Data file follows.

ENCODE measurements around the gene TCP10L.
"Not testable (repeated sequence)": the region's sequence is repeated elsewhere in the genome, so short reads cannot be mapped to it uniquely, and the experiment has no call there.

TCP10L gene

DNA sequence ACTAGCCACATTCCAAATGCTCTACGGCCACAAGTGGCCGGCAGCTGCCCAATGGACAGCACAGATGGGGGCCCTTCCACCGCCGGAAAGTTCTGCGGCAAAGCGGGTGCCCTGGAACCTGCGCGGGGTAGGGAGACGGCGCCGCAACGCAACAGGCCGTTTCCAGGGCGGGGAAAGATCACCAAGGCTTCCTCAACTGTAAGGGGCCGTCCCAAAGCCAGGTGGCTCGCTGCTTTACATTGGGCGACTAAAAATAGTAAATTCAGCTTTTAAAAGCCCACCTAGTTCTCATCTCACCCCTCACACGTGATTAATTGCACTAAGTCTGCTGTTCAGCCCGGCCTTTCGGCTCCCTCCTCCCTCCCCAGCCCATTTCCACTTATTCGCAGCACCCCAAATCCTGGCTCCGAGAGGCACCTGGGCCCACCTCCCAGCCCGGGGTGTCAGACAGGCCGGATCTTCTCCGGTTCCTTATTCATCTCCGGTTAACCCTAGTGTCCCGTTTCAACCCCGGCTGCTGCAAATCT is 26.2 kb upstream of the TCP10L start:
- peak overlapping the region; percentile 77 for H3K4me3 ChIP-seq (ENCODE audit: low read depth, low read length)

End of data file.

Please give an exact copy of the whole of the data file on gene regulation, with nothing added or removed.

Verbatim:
ENCODE measurements around the gene TCP10L.
"Not testable (repeated sequence)": the region's sequence is repeated elsewhere in the genome, so short reads cannot be mapped to it uniquely, and the experiment has no call there.

TCP10L gene

DNA sequence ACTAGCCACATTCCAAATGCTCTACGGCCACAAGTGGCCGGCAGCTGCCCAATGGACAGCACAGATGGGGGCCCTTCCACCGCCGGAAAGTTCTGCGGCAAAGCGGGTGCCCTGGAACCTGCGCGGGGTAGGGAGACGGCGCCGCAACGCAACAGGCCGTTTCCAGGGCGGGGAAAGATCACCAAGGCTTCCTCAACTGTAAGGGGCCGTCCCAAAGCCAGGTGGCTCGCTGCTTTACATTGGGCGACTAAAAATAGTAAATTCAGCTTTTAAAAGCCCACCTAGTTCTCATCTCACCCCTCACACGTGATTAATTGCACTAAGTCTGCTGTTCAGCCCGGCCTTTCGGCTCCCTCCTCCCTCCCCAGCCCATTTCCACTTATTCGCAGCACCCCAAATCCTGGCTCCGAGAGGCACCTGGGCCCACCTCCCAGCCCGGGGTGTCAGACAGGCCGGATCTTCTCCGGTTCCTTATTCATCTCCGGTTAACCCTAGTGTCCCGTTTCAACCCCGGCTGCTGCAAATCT is 26.2 kb upstream of the TCP10L start:
- peak overlapping the region; percentile 77 for H3K4me3 ChIP-seq (ENCODE audit: low read depth, low read length)